“They kicked us out
And knocked our house down
And shipped us here to the arse end of nowhere”
I learned to swim in Skelmersdale, known as Skem to anyone who has ever been there. A couple of miles from the village where I was born, the drive to the Nye Bevan Swimming Pool was always a fascinating one visually due to the whims of the 1960s town planners who designated the place a ‘new town’ – sheets of grey concrete dominated the architecture and the roads were full of roundabouts after roundabouts, barely a traffic light to be seen among the network of subways. It was also a strange feeling though, as it was crossing the invisible borderline from Woollyback territory (your more typical Lancastrian accent) into the land of the Scousers (the inimitable sound of Merseyside).
I bring you this insight into the early years of Clowns because Years of Sunlight, a new play by Michael McLean, is set in Skem and whilst it had an undeniable nostalgic charge (I’m almost certainly the only reviewer there who got excited at the sight of the ‘Connie’, or Concourse shopping centre in a video clip), the play also had the unexpected result of making me think of the place in a new light. This particular ‘new town’ was designed to rehouse the overspill population from the poorer parts of Liverpool but the forced creation of new communities is rarely so simple as that, and it is this impact that McLean explores here, by following the thread of a 30 year friendship.
As one of those transplanted families, Hazel and her young son Paul, who quickly becomes fast friends (blood brothers even…) with Emlyn, are faced with making their new lives here but McLean switches the timeline so that we begin in 2009 where we find the shattered pieces of those lives. Scene after scene then takes us backwards through the troubled relationship between this trio, dominated by the substance abuse that mars Emlyn’s life and reverberates powerfully through the others. This approach, directed by Amelia Sears, is very much a slow-burner but comes to pay huge emotional dividends as its pieces fall into place and hindsight gives dialogue an almost unbearable poignancy.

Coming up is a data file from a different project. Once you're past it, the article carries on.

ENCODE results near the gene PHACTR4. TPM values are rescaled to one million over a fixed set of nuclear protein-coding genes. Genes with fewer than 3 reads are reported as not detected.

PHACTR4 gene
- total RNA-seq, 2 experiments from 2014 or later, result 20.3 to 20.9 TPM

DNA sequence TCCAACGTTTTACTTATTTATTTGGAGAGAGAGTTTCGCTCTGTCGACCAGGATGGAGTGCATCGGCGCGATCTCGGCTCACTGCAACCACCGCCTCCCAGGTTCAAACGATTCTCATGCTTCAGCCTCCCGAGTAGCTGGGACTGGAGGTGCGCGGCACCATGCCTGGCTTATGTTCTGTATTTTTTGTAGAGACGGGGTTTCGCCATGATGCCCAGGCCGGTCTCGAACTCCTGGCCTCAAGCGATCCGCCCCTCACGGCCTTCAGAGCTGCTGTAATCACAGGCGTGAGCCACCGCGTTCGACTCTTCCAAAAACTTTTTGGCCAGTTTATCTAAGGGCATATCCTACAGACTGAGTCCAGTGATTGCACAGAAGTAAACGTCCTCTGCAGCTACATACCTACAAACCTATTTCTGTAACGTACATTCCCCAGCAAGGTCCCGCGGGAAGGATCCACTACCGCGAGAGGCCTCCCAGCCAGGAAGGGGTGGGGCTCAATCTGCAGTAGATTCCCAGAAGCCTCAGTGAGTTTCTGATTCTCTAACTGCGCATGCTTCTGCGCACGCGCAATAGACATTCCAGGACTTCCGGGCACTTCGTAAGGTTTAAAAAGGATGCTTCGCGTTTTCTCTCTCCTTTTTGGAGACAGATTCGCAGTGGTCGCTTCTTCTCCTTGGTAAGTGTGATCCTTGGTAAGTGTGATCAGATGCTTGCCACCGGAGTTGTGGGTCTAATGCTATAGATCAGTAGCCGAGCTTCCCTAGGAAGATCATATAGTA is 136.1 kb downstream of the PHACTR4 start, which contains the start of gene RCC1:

Video interludes intersperse these scenes but could perhaps do more to really evoke the flow of time backwards, but Sears’ production rests on the considered intelligence and tenderness of its performances. Bryan Dick’s Emlyn and Mark Rice-Oxley’s Paul have the unenviable task of ageing back to 10 but do so with real conviction, carrying their innate characteristics with them – Dick always exploring the addictive tendencies of his rebel and chancer, Rice-Oxley’s desire to please – and recognition that he can’t always win – always a part of him. And Miranda Foster is terrific as Hazel, an Irishwoman always making the best of a bad lot, radiating maternal love even as she enables her adoptive son’s drugs habits.
There’s also striking work from John Biggins’ Bob, a long-time resident of Skem and a Woollyback at that, his resentment at the influx of newcomers a real slap in the face. McLean’s writing makes a powerful case for the failure of this example of town planning to really meet the needs of its people – all those roundabouts make it pedestrian-unfriendly and as in any economically depressed place, subways and council estates can become threatening and destructive environments. But he also makes it achingly personal, you really mourn the lives that are wasted and lost here, pulled apart by people just as much as the place.